The government on Wednesday ordered the law enforcement agencies not to allow non-motorised vehicles to ply national highways any more to check fatal accidents.
The directive came at a meeting at the secretariat on highway traffic management. The home affairs minister, Sahara Khatun, presided over the meeting.
The prime minister, Sheikh Hasina, at a cabinet meeting on Monday asked the ministries concerned for immediate steps to check road accidents that claimed many lives in recent days.
In the latest incident on February 5, 10 activists of the ruling Awami League, who were in the motorcade of a ruling party lawmaker, were killed in a road accident on the Dhaka-Khulna Highway in Faridpur.
The home ministry’s meeting with senior officials of the police also decided to request the communications
ministry to set up ‘dividers’ on the highways across the country to discipline traffic.
The meeting also asked the local administration, including the police, to relocate the roadside markets that obstruct smooth traffic flow, an official concerned told New Age.
‘The police have been asked to strictly implement traffic rules on highways… Non-motorised vehicles such as rickshaws/vans and also Nasimon-Karimon [three-wheeled human haulers] will not be allowed to ply highways any more to check road accidents,’ Sahara told reporters after the meeting.
She, however, said that non-motorised vehicles, which are not supposed to ply the highways, cause road accidents.
‘Lawmakers and local administration of respective constituencies will sit with the businessmen to make a decision on roadside markets where people gather on highways obstructing traffic,’ Sahara said in reply to a question.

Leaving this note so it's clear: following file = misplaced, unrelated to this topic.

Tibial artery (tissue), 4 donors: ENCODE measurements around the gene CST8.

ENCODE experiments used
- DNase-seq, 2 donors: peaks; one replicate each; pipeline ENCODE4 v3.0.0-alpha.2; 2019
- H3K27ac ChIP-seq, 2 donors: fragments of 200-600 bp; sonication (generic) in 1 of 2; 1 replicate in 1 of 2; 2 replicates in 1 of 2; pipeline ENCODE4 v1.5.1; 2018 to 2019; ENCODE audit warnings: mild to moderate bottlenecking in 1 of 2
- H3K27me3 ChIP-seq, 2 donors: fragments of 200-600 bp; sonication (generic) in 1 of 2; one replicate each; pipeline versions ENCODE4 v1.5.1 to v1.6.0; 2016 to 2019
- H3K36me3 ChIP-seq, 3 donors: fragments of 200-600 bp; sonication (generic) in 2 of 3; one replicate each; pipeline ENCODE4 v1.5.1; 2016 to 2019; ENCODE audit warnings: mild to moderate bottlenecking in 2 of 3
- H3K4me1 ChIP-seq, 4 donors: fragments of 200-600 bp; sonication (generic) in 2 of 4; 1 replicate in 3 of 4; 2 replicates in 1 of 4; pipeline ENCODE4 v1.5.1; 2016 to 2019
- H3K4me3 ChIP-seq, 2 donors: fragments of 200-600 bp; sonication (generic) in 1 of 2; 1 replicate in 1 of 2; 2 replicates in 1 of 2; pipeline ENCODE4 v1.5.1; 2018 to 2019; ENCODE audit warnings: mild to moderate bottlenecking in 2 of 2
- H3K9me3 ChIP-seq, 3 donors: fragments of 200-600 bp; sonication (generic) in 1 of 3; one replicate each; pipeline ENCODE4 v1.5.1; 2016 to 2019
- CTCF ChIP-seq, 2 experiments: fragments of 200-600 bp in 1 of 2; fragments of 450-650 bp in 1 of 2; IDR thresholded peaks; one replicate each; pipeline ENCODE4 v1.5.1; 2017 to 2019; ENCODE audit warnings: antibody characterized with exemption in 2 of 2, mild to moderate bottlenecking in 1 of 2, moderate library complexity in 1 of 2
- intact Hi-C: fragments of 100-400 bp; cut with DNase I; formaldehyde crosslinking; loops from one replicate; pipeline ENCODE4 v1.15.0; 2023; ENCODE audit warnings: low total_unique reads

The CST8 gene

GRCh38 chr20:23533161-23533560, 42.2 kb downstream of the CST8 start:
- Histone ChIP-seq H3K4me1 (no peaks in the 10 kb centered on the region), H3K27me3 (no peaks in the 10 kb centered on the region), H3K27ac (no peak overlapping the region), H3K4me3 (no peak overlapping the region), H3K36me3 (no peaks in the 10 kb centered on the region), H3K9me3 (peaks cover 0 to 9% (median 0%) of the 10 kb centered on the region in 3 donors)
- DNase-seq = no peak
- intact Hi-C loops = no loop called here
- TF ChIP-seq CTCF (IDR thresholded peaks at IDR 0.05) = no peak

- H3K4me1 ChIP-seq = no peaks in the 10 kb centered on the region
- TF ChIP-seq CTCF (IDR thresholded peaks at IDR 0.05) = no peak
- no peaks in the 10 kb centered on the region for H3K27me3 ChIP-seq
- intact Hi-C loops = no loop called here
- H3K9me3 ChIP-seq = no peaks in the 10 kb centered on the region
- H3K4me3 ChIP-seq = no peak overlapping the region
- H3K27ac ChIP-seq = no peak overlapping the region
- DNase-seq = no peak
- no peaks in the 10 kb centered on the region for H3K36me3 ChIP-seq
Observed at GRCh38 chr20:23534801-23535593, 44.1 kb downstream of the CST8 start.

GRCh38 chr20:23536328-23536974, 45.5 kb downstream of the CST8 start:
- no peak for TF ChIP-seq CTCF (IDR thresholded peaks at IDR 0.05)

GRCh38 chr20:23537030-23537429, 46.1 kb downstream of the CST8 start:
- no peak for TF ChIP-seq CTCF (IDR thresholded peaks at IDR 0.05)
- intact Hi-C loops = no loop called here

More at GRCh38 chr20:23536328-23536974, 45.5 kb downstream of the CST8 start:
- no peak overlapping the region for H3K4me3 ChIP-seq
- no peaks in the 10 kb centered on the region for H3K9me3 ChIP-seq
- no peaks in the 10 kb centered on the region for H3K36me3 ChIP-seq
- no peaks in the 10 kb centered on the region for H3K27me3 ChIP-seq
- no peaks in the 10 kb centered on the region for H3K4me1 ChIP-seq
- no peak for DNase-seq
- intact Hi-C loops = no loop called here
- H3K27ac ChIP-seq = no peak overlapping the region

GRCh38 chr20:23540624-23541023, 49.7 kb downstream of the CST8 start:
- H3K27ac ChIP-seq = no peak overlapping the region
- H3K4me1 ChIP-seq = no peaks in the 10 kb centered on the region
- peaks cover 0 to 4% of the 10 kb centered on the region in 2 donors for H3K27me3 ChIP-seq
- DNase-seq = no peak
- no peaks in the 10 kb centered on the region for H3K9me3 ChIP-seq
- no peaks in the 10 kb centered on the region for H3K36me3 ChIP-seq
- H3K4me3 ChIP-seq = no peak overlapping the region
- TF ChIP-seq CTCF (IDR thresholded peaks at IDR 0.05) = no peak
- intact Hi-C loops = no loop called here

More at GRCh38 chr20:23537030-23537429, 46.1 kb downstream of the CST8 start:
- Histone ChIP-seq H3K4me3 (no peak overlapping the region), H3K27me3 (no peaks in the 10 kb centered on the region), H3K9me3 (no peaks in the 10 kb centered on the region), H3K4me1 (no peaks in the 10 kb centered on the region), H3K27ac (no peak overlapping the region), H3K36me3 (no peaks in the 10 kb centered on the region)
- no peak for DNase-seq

She said a motorcycle rider must wear a helmet and a motor-cycle would not be allowed to carry more than two persons.
The meeting asked the Highway Police and the superintendents of police to take punitive measures against overtaking, overloading or speeding by any vehicles.
‘We will set up check points to oversee traffic on highways. Vehicles will no longer be allowed to overload or overtake,’ the state minister for home affairs, Shamsul Haque, who also attended Wednesday’s meeting, said.
The top half of the headlights of the buses and trucks must be covered with black colour, he added.
On February 5, 10 supporters of the newly elected Awami League lawmaker for the Brahmanbaria 3 constituency, RAM Ubaidul Muktadi Chowdhury, were killed in a road accident on the Dhaka–Khulna Highway at Bhanga in Faridpur.
Earlier on January 15, 10 policemen of the Belabo police station, two of them inspectors, were killed in a road accident at Pukurpar of Shibpur on the Dhaka-Sylhet Highway.
According to statistics available with the police headquarters, 2,958 people were killed in 3,381 road accidents across the country in 2009, 3,765 people were killed in 2008 and 3,749 in 2007.
The government earlier decided to ban the plying of unauthorised human haulers such as battery-run ‘easy bikes’ and shallow engine-driven ‘nasimon’ or ‘karimon’ on highways and in district towns to curb traffic accidents.
The home affairs ministry accordingly in November 2010 directed all divisional commissioners to take steps to make highways and roads in district towns off-limits to unregistered vehicles which often cause fatal accidents, according to officials.
The National Road Safety Council at its 19th meeting with the communications minister, Syed Abul Hossain, in the chair on September 29 decided not to allow nasimons, karimons and easy bikes on highways.
The communications ministry decided several times to remove all illegal structures such as markets on the highways for safe traffic movement. But the decisions of neither the home ministry nor the communications ministry have so far been implemented, according to officials.